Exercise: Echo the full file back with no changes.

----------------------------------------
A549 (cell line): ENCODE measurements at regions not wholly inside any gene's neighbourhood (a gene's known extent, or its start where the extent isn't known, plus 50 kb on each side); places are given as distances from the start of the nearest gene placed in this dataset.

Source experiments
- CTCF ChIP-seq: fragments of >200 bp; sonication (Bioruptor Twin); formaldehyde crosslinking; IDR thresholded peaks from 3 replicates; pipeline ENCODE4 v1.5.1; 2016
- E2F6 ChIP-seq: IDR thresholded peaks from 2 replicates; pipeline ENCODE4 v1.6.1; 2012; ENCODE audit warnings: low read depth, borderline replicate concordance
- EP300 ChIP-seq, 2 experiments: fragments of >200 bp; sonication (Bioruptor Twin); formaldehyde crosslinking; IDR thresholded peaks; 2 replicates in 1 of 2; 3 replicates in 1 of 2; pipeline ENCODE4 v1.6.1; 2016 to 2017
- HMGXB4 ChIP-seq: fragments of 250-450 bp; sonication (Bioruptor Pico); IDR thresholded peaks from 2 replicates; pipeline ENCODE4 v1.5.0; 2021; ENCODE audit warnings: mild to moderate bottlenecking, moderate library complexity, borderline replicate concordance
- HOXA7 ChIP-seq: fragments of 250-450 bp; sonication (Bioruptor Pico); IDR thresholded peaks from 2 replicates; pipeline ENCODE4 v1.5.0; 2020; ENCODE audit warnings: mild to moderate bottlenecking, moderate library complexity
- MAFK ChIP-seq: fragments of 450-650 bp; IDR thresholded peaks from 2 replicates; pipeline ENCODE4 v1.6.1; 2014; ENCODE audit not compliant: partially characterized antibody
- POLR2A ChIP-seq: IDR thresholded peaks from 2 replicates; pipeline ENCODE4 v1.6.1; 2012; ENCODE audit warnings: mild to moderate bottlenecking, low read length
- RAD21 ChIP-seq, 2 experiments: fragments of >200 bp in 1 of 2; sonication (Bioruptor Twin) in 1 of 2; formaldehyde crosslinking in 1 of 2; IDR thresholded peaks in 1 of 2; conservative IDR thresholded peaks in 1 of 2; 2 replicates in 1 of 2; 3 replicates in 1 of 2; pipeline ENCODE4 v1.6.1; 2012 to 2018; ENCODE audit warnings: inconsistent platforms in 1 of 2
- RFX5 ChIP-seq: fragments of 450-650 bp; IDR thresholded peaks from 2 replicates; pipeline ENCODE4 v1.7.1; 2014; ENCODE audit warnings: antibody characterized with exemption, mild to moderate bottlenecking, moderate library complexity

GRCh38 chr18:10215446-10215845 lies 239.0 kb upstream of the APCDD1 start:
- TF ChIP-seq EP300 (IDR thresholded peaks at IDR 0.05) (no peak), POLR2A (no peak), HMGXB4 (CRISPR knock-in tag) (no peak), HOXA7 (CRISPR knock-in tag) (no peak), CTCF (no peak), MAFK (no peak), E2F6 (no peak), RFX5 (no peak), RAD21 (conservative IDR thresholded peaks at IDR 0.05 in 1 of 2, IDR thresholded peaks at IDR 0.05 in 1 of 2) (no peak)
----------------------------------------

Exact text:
A549 (cell line): ENCODE measurements at regions not wholly inside any gene's neighbourhood (a gene's known extent, or its start where the extent isn't known, plus 50 kb on each side); places are given as distances from the start of the nearest gene placed in this dataset.

Source experiments
- CTCF ChIP-seq: fragments of >200 bp; sonication (Bioruptor Twin); formaldehyde crosslinking; IDR thresholded peaks from 3 replicates; pipeline ENCODE4 v1.5.1; 2016
- E2F6 ChIP-seq: IDR thresholded peaks from 2 replicates; pipeline ENCODE4 v1.6.1; 2012; ENCODE audit warnings: low read depth, borderline replicate concordance
- EP300 ChIP-seq, 2 experiments: fragments of >200 bp; sonication (Bioruptor Twin); formaldehyde crosslinking; IDR thresholded peaks; 2 replicates in 1 of 2; 3 replicates in 1 of 2; pipeline ENCODE4 v1.6.1; 2016 to 2017
- HMGXB4 ChIP-seq: fragments of 250-450 bp; sonication (Bioruptor Pico); IDR thresholded peaks from 2 replicates; pipeline ENCODE4 v1.5.0; 2021; ENCODE audit warnings: mild to moderate bottlenecking, moderate library complexity, borderline replicate concordance
- HOXA7 ChIP-seq: fragments of 250-450 bp; sonication (Bioruptor Pico); IDR thresholded peaks from 2 replicates; pipeline ENCODE4 v1.5.0; 2020; ENCODE audit warnings: mild to moderate bottlenecking, moderate library complexity
- MAFK ChIP-seq: fragments of 450-650 bp; IDR thresholded peaks from 2 replicates; pipeline ENCODE4 v1.6.1; 2014; ENCODE audit not compliant: partially characterized antibody
- POLR2A ChIP-seq: IDR thresholded peaks from 2 replicates; pipeline ENCODE4 v1.6.1; 2012; ENCODE audit warnings: mild to moderate bottlenecking, low read length
- RAD21 ChIP-seq, 2 experiments: fragments of >200 bp in 1 of 2; sonication (Bioruptor Twin) in 1 of 2; formaldehyde crosslinking in 1 of 2; IDR thresholded peaks in 1 of 2; conservative IDR thresholded peaks in 1 of 2; 2 replicates in 1 of 2; 3 replicates in 1 of 2; pipeline ENCODE4 v1.6.1; 2012 to 2018; ENCODE audit warnings: inconsistent platforms in 1 of 2
- RFX5 ChIP-seq: fragments of 450-650 bp; IDR thresholded peaks from 2 replicates; pipeline ENCODE4 v1.7.1; 2014; ENCODE audit warnings: antibody characterized with exemption, mild to moderate bottlenecking, moderate library complexity

GRCh38 chr18:10215446-10215845 lies 239.0 kb upstream of the APCDD1 start:
- TF ChIP-seq EP300 (IDR thresholded peaks at IDR 0.05) (no peak), POLR2A (no peak), HMGXB4 (CRISPR knock-in tag) (no peak), HOXA7 (CRISPR knock-in tag) (no peak), CTCF (no peak), MAFK (no peak), E2F6 (no peak), RFX5 (no peak), RAD21 (conservative IDR thresholded peaks at IDR 0.05 in 1 of 2, IDR thresholded peaks at IDR 0.05 in 1 of 2) (no peak)